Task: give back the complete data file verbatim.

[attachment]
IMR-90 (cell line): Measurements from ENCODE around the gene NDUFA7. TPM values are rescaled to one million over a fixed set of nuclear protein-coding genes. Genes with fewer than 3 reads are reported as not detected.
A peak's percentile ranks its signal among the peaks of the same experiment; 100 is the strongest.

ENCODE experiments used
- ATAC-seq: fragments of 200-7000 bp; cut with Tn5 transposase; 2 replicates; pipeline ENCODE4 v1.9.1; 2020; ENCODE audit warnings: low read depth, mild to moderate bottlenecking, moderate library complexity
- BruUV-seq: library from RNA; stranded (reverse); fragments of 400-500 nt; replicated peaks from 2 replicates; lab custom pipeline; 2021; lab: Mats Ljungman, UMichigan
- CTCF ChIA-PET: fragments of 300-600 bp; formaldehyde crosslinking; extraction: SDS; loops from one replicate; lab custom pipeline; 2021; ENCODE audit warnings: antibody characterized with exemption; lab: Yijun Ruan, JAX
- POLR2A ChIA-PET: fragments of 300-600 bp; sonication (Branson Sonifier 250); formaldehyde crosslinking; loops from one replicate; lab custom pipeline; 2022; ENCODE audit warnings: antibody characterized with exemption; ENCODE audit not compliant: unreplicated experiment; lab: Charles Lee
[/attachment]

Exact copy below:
IMR-90 (cell line): Measurements from ENCODE around the gene NDUFA7. TPM values are rescaled to one million over a fixed set of nuclear protein-coding genes. Genes with fewer than 3 reads are reported as not detected.
A peak's percentile ranks its signal among the peaks of the same experiment; 100 is the strongest.

ENCODE experiments used
- ATAC-seq: fragments of 200-7000 bp; cut with Tn5 transposase; 2 replicates; pipeline ENCODE4 v1.9.1; 2020; ENCODE audit warnings: low read depth, mild to moderate bottlenecking, moderate library complexity
- BruUV-seq: library from RNA; stranded (reverse); fragments of 400-500 nt; replicated peaks from 2 replicates; lab custom pipeline; 2021; lab: Mats Ljungman, UMichigan
- CTCF ChIA-PET: fragments of 300-600 bp; formaldehyde crosslinking; extraction: SDS; loops from one replicate; lab custom pipeline; 2021; ENCODE audit warnings: antibody characterized with exemption; lab: Yijun Ruan, JAX
- POLR2A ChIA-PET: fragments of 300-600 bp; sonication (Branson Sonifier 250); formaldehyde crosslinking; loops from one replicate; lab custom pipeline; 2022; ENCODE audit warnings: antibody characterized with exemption; ENCODE audit not compliant: unreplicated experiment; lab: Charles Lee